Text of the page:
Floor Painting Ideas

Add Your Personality


Floors are not the part of the house that first comes to mind when thinking of possible painting projects. While the walls usually get all the attention for creative painting ideas, painting the floor is another way to jazz up your space, providing a unique -- and often unexpected -- ambiance to a room.

The most basic option is to paint over the existing floor with a single solid color, perhaps going from a drab brown or grey to a bright green, pink, or blue -- whatever suits your personality. Wooden floors can be covered with any durable interior paint but make sure to use a paint intended for concrete if you're working with that type of flooring. In any case, the floors will need a deep cleaning to remove dirt and grime. If the existing finish is shiny, sand it thoroughly or use a liquid deglosser to make sure the new paint will stick.

Bright and Bold Square Pattern


Moving beyond the monotone, there are a number of patterns with alternating colors that can be used to decorate the floor. The design in this slide simply requires applying masking tape to form the square pattern and then painting the green, resulting in crisp lines between the two colors. The original floor color could be left as one of the two colors, or a second new color could be added by inverting the position of the masking tape after the first coat has thoroughly dried.

Simple and Subtle


If bold colors aren't your thing, you can still use a patterned design, just stick with subtle variations of single, neutral colors, like the two shades of white in this example. The results are enchanting and elegant. The checkerboard pattern is a classic choice.



Of all patterns, the checkerboard is probably the most straightforward to achieve and the least likely to call attention to itself. It is especially appropriate in a kitchen, where it mimics the traditional look of some tile and linoleum designs. Angling the checkerboard pattern on a diagonal gives a sense of dynamic energy and spaciousness in the room.

A Checkered Alternative


For something a bit more modern and avant-garde, shake up the checkerboard concept with a variation on the traditional theme. Each of the square spaces doesn't have to be filled with a square block of color. Consider alternating squares with other polygons, circles, or abstract shapes.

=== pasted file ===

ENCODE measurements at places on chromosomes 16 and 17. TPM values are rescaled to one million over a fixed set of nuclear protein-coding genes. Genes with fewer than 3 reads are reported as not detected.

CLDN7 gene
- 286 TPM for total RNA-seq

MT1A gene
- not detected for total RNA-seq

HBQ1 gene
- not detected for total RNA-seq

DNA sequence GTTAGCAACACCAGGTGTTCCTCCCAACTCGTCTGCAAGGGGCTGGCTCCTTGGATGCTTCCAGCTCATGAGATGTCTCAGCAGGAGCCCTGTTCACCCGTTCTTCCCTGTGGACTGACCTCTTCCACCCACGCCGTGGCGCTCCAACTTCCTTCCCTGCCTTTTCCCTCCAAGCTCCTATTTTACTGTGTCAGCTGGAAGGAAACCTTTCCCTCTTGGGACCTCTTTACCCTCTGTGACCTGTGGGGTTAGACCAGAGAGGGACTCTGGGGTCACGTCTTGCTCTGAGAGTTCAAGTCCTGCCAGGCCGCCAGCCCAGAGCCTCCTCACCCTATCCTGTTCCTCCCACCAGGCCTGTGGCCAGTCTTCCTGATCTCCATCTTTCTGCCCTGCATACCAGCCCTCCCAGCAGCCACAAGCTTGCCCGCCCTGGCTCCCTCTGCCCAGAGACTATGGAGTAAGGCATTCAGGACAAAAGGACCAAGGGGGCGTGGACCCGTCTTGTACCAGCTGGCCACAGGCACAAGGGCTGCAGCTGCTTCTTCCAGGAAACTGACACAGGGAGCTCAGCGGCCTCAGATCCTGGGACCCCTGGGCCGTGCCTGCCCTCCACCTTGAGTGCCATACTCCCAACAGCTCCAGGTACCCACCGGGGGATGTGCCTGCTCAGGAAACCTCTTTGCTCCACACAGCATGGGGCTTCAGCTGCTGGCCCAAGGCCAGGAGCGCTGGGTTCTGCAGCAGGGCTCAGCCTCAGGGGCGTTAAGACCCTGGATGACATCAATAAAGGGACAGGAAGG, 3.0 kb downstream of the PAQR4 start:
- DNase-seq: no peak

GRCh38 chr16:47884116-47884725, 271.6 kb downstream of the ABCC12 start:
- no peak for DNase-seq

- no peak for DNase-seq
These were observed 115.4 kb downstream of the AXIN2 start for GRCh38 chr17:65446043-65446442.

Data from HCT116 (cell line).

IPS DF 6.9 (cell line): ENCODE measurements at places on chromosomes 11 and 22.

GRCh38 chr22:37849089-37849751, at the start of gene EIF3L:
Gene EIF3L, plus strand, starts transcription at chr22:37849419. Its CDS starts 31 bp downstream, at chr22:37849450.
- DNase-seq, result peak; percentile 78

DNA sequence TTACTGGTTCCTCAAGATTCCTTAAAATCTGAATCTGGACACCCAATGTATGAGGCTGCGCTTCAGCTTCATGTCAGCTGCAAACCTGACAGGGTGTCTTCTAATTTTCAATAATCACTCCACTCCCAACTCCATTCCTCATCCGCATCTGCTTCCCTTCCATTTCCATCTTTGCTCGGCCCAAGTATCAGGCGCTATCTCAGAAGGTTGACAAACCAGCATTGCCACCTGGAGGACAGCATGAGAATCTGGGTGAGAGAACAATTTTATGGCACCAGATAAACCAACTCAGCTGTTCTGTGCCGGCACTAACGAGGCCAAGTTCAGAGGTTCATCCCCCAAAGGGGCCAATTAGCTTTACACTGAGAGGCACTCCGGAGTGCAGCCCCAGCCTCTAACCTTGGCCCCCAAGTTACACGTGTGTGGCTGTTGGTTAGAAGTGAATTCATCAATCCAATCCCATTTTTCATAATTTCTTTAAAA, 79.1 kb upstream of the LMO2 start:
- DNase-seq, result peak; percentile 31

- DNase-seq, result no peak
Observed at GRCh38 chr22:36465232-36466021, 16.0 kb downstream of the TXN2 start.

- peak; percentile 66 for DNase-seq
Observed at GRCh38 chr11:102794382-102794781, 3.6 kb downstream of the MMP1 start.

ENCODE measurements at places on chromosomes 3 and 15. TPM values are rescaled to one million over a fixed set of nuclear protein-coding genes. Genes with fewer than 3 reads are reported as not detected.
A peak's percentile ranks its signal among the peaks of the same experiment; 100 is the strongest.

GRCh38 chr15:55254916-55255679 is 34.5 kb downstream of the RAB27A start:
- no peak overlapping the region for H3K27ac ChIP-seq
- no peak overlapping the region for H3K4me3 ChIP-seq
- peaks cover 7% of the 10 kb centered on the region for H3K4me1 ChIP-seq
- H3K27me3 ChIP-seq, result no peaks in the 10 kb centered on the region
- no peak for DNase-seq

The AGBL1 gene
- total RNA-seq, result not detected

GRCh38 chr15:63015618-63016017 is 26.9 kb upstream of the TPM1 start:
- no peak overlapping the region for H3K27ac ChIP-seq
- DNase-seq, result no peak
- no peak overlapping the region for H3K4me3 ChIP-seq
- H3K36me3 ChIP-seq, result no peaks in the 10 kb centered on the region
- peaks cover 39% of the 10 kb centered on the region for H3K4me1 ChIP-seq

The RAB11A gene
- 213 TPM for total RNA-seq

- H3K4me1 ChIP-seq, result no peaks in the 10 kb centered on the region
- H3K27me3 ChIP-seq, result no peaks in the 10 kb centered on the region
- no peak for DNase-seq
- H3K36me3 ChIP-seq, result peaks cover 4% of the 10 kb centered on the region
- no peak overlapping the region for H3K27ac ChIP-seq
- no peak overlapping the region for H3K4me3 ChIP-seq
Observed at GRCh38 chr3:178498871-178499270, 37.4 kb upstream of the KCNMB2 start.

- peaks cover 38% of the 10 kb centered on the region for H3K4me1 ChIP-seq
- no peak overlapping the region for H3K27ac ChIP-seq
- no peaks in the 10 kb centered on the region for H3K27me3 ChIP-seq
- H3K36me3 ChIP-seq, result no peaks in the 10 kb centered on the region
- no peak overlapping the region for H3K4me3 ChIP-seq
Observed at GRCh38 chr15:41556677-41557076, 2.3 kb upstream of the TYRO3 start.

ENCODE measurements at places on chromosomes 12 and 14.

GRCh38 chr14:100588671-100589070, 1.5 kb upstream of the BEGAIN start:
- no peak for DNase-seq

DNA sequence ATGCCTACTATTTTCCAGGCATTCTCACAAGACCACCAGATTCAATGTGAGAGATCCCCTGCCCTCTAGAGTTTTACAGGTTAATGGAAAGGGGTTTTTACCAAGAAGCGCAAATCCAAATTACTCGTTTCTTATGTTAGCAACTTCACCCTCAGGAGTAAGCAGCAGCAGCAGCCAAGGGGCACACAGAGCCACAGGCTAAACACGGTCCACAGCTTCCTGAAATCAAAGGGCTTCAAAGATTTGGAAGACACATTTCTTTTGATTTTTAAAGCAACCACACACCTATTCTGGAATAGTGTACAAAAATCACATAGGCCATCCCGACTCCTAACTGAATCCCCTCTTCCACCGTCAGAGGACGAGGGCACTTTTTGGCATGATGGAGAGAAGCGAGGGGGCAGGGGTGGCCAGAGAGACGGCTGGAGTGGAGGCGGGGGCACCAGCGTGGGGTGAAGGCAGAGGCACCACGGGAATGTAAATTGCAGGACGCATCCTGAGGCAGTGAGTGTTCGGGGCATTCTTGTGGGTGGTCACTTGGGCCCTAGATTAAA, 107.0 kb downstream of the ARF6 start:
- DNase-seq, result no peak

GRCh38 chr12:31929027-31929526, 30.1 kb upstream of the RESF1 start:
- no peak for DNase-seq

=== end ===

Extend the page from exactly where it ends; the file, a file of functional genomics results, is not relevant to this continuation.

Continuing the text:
Stenciling Floors

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Another popular approach to floor painting is to use stencils. There are many options available from paint suppliers and even art supply stores that can be used. You can also make your own with cardboard or mat board. Paint in your stenciled design on the existing floor or coat the existing floor with fresh paint first and then add the stenciling.

Stamping Floors


The inverse of stenciling is stamping, which is a better approach when you want to repeat the design many times to densely cover the entire floor area, rather than just here and there. Stamping usually involves putting the paint on a block of rubber cut in the desired design and pressing it onto the floor to make a print. There are other techniques that create a more textured finish, however, such as applying the paint with a sponge.

Playing With Patterns


There is no limit to the options for patterning on a painted floor. You may want to do a combination of straight line patterns made with masking tape, stamping and stenciling to produce a desired effect. To find ideas for patterns, look to other objects for inspiration -- paving patterns, for example, or abstract patterns, like wood grain or clouds. This example is reminiscent of a weaving or knitting pattern.

A Painted Rug


One common approach is to implement your floor painting pattern as if it was rug positioned in the middle of the floor space. This is one way to make a really wild floor painting design look like it fits right in. People are used to very ornate rug designs on the floor, but the same visual effect can be achieved with paint - which is usually much less expensive and easier to maintain than a rug!



The inverse of a rug pattern would be a border at the edge of the floor. This is an elegant way to frame your floor painting project, or it can be added without painting the rest of the floor, but simply as a way to spruce up the existing floor.

Combine Paint With Stain


There is no need to paint the floor in its entirety. Often paint can just be one component of the floor design, such as this example in which paint is combined with wood stain. Most of the floor is covered in a semi-transparent stain (the large dark squares) while the dark brown paint is used to set off the remaining strips of lighter wood.

Specialty Textured Options


The possibilities for the texture of the paint are as endless as those for the pattern in which they are applied. For example, a terra cotta look can be created by swirling various earth tones with a bit of white paint and brushing or stamping it on. In this case, don't thoroughly mix the colors, just swirl them gently. Experiment with adding a bit of sand, stamping with different materials and adding multiple coats with different ingredients to get a unique look.

Painting the floor is an often overlooked component of interior design. Compared to other floor refinishing approaches, painting an existing wood floor or existing concrete floor is an inexpensive way to spruce of the space.

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Floor Painting Ideas